Saturday, June 30, 2012

Russo's War


The new one from Russo, in paper edition only...



Pulitzer Prize winning author Richard Russo is trying to stop progress or, said another way, reverse recent history. He's decided to boycott the ebook edition of his newest collection of stories (You can get the exciting story here) in favor of only paper versions (Go to hell all you trees!). Russo feels that in doing so he will become the savior of the ever failing independent bookstore. Hey Russo, where were you when the behemoth Barnes and Nobles and Border's bookstore giants were crushing the itsy bitsy independents? Oh, you were doing book signing tours for them, right? Course you were.

In any case, Russo claims that lots of authors will eventually give up their ebook editions in order to follow his crusade. Wow, Richard, we're all holding our breath. I wonder how many paper copies Russo will sell regardless of giving up ebook sales? I can bet it will be a lot. Certainly more than the average mid-list author who usually won't earn enough back on paper sales to make up his or her advance. But now with ebooks being all the rage, and having great books available at affordable prices to young people who are devouring them on their e-readers, many authors can make a good solid living again. I know, I'm one of them.

Sure, all my books are published in paper, audio, and e-book, and yes I publish with a major publisher (Thomas & Mercer) and with at least two, small, independent publishers (including StoneHouse and StoneGate Ink). Like a writing professor of mine once said, "I lust publishing." Me too! Heck, if there were a way for a book to be published over a smart phone, I would lust that too. Oh, wait, you can get all twelve of my in-print books on a smart phone. You can read plenty of Russo's books that way too.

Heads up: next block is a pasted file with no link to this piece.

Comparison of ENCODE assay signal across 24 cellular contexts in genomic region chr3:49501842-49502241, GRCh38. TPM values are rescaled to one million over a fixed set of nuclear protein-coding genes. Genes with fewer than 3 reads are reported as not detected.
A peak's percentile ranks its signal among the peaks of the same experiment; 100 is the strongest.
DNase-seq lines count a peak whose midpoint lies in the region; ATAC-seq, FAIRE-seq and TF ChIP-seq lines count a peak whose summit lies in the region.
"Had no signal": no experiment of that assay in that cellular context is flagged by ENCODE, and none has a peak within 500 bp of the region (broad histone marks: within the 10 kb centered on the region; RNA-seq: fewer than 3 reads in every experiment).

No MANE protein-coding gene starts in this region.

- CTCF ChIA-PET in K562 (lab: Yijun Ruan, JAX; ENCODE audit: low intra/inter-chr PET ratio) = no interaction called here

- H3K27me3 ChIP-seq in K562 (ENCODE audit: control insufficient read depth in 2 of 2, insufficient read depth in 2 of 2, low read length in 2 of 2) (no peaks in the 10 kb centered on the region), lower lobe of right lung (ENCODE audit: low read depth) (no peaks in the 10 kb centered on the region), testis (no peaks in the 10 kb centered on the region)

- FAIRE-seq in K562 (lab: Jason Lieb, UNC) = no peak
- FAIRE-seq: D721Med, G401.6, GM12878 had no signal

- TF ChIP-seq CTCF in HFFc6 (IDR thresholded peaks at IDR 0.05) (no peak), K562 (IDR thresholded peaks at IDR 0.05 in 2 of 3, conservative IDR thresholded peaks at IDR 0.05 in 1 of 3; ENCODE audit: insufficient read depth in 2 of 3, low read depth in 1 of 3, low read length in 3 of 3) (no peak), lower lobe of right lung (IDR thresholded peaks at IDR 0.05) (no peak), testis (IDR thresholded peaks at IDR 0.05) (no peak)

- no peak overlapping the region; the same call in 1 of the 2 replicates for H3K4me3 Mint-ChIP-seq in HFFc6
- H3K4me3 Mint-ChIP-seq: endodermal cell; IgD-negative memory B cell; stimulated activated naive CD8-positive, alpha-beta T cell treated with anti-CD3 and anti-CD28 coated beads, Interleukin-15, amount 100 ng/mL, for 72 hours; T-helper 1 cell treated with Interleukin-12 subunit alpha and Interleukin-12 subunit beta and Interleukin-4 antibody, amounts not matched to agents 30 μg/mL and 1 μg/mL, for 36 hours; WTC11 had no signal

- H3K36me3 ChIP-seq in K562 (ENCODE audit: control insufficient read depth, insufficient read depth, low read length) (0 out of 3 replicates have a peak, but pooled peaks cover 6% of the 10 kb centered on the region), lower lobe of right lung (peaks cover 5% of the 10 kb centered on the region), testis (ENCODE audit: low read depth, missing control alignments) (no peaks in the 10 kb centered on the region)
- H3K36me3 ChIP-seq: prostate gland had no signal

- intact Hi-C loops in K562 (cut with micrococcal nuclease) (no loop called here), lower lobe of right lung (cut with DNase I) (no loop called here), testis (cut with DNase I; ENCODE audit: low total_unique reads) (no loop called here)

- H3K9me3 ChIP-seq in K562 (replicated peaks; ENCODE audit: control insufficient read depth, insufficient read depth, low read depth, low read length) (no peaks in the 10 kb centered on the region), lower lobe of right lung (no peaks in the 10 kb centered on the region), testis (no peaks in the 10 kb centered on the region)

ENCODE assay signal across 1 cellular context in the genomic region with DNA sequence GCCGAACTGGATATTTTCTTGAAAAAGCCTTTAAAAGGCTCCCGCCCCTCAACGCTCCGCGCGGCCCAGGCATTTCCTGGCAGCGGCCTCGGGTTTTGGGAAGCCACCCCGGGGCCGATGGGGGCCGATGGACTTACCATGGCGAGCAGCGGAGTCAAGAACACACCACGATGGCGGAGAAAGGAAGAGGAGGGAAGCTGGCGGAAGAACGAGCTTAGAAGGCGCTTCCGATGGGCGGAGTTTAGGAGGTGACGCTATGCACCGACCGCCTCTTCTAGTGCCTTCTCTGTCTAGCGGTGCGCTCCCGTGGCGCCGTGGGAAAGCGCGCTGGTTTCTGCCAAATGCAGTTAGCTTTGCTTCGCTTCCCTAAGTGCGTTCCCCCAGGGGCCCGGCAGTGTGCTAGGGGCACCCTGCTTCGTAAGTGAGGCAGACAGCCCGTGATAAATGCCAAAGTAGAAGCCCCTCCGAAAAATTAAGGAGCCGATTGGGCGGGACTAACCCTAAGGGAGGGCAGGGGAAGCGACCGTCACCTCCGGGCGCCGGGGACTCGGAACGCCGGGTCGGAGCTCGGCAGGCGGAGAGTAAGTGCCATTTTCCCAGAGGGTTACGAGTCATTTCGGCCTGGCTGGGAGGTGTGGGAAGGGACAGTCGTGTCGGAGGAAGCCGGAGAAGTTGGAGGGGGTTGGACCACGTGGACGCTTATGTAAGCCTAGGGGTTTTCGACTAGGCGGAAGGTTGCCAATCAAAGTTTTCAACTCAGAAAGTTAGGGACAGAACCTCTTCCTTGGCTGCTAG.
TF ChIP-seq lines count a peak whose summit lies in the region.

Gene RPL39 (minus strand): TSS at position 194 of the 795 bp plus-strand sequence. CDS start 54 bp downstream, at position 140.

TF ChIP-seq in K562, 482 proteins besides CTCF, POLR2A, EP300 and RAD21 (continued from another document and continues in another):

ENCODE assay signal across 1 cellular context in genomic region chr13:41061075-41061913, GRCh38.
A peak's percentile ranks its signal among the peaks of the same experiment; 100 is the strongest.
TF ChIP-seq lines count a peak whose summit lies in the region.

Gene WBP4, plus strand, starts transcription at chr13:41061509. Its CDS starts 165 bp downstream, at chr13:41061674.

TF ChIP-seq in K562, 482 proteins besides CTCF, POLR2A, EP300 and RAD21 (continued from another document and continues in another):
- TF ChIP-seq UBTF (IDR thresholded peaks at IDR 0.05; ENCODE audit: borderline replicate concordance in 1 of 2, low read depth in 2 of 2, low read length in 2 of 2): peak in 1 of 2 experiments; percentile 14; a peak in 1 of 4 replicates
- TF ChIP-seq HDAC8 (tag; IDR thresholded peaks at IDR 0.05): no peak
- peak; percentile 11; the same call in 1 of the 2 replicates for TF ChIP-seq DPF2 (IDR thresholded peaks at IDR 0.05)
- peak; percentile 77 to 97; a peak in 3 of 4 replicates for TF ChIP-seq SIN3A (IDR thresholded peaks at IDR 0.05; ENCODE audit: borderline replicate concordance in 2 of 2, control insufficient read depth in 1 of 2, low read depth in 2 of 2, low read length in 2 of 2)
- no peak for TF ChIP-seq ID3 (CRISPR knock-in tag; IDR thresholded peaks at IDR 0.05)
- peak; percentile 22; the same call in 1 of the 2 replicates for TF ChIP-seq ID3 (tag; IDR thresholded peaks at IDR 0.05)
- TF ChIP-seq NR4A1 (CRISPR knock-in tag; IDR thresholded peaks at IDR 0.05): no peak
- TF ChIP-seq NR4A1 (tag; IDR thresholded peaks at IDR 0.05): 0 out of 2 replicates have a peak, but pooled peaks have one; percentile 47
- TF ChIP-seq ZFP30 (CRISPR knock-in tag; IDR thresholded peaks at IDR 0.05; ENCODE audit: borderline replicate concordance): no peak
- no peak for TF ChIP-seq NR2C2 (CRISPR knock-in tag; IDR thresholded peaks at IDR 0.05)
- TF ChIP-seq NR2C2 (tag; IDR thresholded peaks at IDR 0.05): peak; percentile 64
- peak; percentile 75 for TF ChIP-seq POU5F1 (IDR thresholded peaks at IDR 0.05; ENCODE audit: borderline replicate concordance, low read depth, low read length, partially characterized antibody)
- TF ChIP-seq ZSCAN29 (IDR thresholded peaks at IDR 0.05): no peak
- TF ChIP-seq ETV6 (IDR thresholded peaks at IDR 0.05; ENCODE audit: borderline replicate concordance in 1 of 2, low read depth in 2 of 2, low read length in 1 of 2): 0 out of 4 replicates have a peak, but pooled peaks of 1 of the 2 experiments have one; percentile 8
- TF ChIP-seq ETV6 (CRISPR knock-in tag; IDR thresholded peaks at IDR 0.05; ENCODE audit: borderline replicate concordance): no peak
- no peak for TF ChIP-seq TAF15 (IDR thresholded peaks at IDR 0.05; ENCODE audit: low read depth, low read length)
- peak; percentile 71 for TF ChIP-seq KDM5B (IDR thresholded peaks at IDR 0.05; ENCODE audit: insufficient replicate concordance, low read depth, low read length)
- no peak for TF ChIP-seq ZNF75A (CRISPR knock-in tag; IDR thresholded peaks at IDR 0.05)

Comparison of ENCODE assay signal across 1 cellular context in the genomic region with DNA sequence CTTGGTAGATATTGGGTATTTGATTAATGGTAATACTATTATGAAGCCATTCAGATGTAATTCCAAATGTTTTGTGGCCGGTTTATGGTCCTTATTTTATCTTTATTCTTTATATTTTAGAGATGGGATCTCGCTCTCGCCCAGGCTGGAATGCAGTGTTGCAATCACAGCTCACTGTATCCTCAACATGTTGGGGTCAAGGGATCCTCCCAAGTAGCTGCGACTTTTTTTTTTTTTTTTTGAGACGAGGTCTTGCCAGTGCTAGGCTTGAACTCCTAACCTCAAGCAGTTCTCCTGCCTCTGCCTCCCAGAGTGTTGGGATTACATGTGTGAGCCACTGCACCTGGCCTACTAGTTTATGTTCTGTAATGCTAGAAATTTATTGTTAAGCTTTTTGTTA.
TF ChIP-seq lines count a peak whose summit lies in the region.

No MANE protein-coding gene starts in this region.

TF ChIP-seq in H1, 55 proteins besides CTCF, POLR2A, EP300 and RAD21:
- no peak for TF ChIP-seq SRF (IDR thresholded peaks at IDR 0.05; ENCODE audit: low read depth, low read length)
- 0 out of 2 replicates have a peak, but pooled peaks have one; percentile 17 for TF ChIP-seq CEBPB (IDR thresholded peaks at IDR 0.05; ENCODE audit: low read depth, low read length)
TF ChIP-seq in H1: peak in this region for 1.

I wonder if the entire literary intelligentsia is going to jump on the Russo, "Let's go back to the olden days when authors had to struggle to be published and hardcover books cost $30 a piece?" I wonder if the MFA programs and the literary wanna-be NYT newspaper reporters will join in? Not likely. Then they'd have to stop the electronic versions of their papers appearing on their Nooks and Kindles. I wonder if the bookstores Russo is trying to save will give up the antiquated old fashioned system of book returns or stop pulling new books from the shelves after only six weeks? I wonder if they will give up their Internet connections, their Google searches, their smartphones, their Pandora and their Sirius radio in order to support musicians who want to see a return to vinyl records and cash for each single played on the air?

Ok, my point is made.

Mr. Russo, I have the utmost respect for your talents, but please don't encourage other authors who have not won a Pulitzer to follow in your footsteps. Instead encourage them to sign the paper editions of their books at their local independent bookseller. Not since the 1920s have authors enjoyed so much freedom to publish however and wherever they want without having to suffer horrible humiliation at the hands of the corporate media giants. And make no mistake about it, the untalented ones will fail and the talented ones will persevere and sell, just like always. It's not how the words are published, Mr. Russo, it's the fact that they are being published and that people are reading them again at an affordable price.



 

4 comments:

  1. Call me an ignoramus if you want, but what was so special about the 1920s? That's not a dig, I've just not heard they were freewheelin' publishing times.

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  2. I'm not going to buy his book. I'll say EMPIRE FALLS was terrific, but this is a stupid, emotional reaction to an inevitable change. As good as a writer can be, there's always to much to be read.

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  3. For Ben...IN the 1920s publishing houses were family run establishments and they nurtured their authors over the course of a lifetime...Agents were unheard of...
    V

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